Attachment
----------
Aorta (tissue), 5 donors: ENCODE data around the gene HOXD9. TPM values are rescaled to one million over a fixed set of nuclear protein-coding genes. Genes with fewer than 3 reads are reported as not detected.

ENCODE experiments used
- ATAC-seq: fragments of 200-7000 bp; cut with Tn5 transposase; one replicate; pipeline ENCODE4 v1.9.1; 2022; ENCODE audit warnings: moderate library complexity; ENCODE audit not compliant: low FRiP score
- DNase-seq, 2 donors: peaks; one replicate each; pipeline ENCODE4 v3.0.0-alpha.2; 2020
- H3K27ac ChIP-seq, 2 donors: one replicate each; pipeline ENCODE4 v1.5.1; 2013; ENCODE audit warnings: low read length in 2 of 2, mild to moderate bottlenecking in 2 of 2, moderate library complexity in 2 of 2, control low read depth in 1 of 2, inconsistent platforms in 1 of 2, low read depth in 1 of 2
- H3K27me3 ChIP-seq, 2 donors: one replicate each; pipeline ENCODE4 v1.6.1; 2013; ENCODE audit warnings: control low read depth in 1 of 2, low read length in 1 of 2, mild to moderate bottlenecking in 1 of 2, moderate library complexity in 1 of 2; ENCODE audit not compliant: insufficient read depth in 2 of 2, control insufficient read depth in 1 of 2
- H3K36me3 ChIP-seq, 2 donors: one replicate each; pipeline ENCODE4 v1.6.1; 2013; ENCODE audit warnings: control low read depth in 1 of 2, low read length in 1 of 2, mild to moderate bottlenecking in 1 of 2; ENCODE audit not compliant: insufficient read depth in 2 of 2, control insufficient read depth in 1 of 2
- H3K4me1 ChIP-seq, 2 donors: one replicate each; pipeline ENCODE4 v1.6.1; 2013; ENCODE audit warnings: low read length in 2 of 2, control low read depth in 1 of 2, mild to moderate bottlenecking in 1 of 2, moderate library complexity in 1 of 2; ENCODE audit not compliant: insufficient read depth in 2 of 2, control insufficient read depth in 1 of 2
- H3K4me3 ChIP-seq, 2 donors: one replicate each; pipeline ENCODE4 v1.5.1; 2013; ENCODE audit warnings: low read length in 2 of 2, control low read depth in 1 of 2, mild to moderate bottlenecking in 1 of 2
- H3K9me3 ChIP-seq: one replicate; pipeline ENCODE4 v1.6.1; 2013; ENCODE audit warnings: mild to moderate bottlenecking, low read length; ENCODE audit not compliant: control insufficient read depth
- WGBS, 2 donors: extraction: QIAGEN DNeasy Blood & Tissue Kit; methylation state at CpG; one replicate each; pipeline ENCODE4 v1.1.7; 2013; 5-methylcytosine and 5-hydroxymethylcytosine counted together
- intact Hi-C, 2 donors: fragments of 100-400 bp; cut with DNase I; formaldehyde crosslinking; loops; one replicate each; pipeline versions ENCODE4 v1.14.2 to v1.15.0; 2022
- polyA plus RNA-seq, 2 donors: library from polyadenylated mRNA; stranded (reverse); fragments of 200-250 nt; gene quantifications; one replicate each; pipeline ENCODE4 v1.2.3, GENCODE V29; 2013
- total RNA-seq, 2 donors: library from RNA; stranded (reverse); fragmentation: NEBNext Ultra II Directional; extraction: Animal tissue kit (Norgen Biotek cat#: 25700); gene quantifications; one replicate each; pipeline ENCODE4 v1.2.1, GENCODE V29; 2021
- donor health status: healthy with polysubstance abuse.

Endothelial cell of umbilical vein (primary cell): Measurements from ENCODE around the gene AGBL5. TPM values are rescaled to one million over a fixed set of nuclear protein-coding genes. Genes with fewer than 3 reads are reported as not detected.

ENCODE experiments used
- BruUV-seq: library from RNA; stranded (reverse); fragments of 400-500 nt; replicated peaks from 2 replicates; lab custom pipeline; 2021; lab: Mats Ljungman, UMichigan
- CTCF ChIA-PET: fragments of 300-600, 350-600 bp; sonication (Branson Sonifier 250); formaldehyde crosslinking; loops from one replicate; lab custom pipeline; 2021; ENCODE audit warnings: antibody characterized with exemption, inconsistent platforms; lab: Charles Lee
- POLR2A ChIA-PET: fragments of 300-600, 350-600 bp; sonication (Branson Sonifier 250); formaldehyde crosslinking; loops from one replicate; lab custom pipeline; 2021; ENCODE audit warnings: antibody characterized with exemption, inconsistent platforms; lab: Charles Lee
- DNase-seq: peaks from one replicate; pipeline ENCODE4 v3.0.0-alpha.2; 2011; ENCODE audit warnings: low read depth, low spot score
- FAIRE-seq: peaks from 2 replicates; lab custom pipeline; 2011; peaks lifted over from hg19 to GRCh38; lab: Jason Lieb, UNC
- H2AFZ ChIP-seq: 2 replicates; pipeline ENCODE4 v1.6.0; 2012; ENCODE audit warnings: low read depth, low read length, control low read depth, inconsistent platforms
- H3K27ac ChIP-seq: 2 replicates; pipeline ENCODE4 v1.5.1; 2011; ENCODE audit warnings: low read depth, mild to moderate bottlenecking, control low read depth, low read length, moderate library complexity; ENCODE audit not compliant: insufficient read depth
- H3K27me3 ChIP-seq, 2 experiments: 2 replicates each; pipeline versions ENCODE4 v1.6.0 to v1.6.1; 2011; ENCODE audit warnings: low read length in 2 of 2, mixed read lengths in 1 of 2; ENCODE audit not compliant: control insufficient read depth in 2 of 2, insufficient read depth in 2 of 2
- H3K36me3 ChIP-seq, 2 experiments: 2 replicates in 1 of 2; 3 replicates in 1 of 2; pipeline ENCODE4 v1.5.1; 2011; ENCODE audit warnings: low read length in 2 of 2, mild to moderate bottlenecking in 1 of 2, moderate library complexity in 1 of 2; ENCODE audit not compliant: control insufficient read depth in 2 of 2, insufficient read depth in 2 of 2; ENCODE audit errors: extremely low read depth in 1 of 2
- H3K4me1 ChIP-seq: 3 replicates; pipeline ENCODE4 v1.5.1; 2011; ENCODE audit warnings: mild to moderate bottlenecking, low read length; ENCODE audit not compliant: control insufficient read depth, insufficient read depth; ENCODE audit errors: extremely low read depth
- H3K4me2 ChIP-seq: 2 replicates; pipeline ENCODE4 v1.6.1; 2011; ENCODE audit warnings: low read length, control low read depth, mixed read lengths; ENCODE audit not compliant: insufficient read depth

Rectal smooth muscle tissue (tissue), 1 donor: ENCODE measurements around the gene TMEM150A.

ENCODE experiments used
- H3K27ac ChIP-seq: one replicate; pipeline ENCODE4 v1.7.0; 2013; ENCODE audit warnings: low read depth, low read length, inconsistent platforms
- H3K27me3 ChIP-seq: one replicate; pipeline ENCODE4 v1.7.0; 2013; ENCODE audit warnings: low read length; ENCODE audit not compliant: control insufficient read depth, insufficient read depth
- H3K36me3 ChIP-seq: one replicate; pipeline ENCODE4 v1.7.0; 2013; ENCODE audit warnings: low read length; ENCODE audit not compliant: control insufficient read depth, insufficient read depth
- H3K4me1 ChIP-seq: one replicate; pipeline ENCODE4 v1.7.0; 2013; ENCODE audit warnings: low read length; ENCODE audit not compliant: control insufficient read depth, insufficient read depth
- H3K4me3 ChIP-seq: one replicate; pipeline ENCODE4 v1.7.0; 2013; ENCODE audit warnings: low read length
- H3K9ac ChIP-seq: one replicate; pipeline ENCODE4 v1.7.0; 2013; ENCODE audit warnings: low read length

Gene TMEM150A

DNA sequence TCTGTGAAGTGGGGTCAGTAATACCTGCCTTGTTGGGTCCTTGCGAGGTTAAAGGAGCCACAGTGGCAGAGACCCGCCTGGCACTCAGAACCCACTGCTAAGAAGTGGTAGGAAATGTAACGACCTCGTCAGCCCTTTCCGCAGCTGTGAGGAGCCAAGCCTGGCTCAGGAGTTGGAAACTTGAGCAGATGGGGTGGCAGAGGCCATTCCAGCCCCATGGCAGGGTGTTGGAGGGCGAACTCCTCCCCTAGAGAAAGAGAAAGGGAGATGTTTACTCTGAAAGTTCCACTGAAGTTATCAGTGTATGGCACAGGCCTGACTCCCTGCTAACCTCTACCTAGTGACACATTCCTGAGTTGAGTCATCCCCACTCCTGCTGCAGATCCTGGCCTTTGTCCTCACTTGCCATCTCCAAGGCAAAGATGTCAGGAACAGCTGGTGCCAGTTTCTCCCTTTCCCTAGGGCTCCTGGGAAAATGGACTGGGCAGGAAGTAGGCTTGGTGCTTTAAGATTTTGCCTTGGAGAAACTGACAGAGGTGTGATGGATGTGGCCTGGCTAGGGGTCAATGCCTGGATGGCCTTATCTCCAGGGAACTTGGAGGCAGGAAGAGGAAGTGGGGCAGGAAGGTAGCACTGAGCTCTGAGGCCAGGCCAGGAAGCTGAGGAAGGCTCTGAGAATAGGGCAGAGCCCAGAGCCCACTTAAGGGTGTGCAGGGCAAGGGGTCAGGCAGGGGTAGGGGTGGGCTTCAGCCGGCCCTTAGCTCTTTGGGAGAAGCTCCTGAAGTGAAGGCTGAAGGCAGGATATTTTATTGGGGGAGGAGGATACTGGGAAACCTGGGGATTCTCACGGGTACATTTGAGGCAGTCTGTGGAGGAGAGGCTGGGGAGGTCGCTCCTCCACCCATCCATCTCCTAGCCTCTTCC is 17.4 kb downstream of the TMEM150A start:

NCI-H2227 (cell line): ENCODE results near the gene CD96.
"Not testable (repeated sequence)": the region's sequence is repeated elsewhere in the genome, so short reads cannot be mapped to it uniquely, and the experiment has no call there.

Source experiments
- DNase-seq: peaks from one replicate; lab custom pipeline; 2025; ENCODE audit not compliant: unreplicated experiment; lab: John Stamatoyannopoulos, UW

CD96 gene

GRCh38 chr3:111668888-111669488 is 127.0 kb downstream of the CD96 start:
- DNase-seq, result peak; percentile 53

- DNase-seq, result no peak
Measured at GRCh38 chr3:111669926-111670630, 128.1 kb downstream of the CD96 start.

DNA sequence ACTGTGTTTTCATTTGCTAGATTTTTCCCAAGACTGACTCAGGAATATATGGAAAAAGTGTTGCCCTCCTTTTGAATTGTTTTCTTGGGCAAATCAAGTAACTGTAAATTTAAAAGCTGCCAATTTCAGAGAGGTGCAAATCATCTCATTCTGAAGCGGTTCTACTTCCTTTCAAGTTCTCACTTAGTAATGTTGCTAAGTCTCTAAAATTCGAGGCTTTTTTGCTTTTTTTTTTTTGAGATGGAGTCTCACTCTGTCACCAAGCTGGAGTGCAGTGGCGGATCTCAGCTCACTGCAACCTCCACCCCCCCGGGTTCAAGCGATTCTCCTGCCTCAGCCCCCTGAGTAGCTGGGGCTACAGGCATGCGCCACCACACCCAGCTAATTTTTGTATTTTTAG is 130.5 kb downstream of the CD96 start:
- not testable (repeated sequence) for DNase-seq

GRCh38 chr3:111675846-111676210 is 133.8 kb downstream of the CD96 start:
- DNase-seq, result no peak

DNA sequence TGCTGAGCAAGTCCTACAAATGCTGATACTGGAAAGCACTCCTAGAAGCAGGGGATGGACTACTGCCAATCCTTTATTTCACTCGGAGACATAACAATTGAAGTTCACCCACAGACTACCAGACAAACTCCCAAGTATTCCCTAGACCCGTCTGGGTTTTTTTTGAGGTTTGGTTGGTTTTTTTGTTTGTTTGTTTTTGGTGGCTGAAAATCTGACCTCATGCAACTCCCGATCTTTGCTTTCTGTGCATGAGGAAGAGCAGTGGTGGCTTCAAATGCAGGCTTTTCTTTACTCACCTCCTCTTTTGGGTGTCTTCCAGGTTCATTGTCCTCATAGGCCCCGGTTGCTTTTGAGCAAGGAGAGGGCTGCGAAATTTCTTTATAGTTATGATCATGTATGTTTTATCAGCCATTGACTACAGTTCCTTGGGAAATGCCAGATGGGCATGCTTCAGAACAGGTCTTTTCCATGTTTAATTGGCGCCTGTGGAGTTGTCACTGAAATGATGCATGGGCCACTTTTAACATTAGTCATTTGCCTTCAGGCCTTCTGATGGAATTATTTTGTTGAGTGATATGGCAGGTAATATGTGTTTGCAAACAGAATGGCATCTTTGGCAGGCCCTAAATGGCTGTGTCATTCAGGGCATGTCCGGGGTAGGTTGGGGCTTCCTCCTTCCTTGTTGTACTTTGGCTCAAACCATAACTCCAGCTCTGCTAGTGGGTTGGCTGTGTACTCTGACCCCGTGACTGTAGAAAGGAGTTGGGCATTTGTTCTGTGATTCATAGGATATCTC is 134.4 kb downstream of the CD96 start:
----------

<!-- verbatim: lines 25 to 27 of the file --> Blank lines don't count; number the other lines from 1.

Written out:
- H3K27me3 ChIP-seq, 2 experiments: 2 replicates each; pipeline versions ENCODE4 v1.6.0 to v1.6.1; 2011; ENCODE audit warnings: low read length in 2 of 2, mixed read lengths in 1 of 2; ENCODE audit not compliant: control insufficient read depth in 2 of 2, insufficient read depth in 2 of 2
- H3K36me3 ChIP-seq, 2 experiments: 2 replicates in 1 of 2; 3 replicates in 1 of 2; pipeline ENCODE4 v1.5.1; 2011; ENCODE audit warnings: low read length in 2 of 2, mild to moderate bottlenecking in 1 of 2, moderate library complexity in 1 of 2; ENCODE audit not compliant: control insufficient read depth in 2 of 2, insufficient read depth in 2 of 2; ENCODE audit errors: extremely low read depth in 1 of 2
- H3K4me1 ChIP-seq: 3 replicates; pipeline ENCODE4 v1.5.1; 2011; ENCODE audit warnings: mild to moderate bottlenecking, low read length; ENCODE audit not compliant: control insufficient read depth, insufficient read depth; ENCODE audit errors: extremely low read depth